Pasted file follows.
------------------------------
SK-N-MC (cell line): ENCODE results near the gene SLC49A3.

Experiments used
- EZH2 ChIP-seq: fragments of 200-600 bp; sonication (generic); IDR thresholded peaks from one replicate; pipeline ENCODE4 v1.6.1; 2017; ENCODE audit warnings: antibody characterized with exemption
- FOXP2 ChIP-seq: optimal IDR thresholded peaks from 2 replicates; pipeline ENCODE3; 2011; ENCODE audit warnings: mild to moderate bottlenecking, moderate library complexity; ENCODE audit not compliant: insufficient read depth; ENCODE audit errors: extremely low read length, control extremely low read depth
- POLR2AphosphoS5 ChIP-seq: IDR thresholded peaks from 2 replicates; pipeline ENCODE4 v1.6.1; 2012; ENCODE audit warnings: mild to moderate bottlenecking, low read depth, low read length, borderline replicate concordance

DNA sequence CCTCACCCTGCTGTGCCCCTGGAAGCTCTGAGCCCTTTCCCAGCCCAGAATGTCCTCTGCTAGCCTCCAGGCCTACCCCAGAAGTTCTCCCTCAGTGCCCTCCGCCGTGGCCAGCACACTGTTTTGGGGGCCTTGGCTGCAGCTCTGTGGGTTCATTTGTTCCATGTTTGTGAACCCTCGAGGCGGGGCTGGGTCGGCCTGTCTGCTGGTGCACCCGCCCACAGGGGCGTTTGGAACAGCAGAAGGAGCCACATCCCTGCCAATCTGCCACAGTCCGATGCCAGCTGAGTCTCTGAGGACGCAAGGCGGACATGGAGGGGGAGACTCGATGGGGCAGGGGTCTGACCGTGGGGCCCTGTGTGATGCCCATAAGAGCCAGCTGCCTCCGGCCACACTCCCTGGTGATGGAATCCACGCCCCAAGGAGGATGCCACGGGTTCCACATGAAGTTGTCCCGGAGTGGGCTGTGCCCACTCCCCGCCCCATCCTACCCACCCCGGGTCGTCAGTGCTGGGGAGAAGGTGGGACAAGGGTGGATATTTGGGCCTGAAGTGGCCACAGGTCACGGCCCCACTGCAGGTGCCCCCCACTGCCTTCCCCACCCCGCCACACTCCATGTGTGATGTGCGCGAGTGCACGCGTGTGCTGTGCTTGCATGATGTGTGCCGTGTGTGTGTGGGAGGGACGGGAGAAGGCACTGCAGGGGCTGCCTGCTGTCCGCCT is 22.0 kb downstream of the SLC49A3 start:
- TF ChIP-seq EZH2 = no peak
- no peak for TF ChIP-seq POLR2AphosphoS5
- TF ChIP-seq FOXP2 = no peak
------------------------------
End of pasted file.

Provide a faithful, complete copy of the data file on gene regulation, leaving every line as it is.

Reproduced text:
SK-N-MC (cell line): ENCODE results near the gene SLC49A3.

Experiments used
- EZH2 ChIP-seq: fragments of 200-600 bp; sonication (generic); IDR thresholded peaks from one replicate; pipeline ENCODE4 v1.6.1; 2017; ENCODE audit warnings: antibody characterized with exemption
- FOXP2 ChIP-seq: optimal IDR thresholded peaks from 2 replicates; pipeline ENCODE3; 2011; ENCODE audit warnings: mild to moderate bottlenecking, moderate library complexity; ENCODE audit not compliant: insufficient read depth; ENCODE audit errors: extremely low read length, control extremely low read depth
- POLR2AphosphoS5 ChIP-seq: IDR thresholded peaks from 2 replicates; pipeline ENCODE4 v1.6.1; 2012; ENCODE audit warnings: mild to moderate bottlenecking, low read depth, low read length, borderline replicate concordance

DNA sequence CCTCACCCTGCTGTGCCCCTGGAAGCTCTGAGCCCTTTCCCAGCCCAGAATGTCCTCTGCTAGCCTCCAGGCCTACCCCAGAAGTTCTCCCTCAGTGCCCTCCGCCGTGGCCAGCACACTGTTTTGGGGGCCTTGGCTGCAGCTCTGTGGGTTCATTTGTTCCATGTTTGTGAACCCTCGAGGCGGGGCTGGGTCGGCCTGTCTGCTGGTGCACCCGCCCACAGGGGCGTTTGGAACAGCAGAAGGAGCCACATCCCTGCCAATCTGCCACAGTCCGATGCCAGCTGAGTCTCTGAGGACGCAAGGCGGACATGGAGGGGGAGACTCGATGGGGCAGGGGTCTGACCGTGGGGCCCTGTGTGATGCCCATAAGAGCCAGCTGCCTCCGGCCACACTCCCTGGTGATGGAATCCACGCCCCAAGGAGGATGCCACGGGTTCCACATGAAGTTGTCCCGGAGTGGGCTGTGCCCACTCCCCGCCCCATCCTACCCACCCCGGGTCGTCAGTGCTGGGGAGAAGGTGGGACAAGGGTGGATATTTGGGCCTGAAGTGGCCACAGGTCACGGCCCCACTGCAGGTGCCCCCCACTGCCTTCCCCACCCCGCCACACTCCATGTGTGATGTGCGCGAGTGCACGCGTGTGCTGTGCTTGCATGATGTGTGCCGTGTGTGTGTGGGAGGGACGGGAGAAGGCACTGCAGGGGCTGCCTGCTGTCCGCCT is 22.0 kb downstream of the SLC49A3 start:
- TF ChIP-seq EZH2 = no peak
- no peak for TF ChIP-seq POLR2AphosphoS5
- TF ChIP-seq FOXP2 = no peak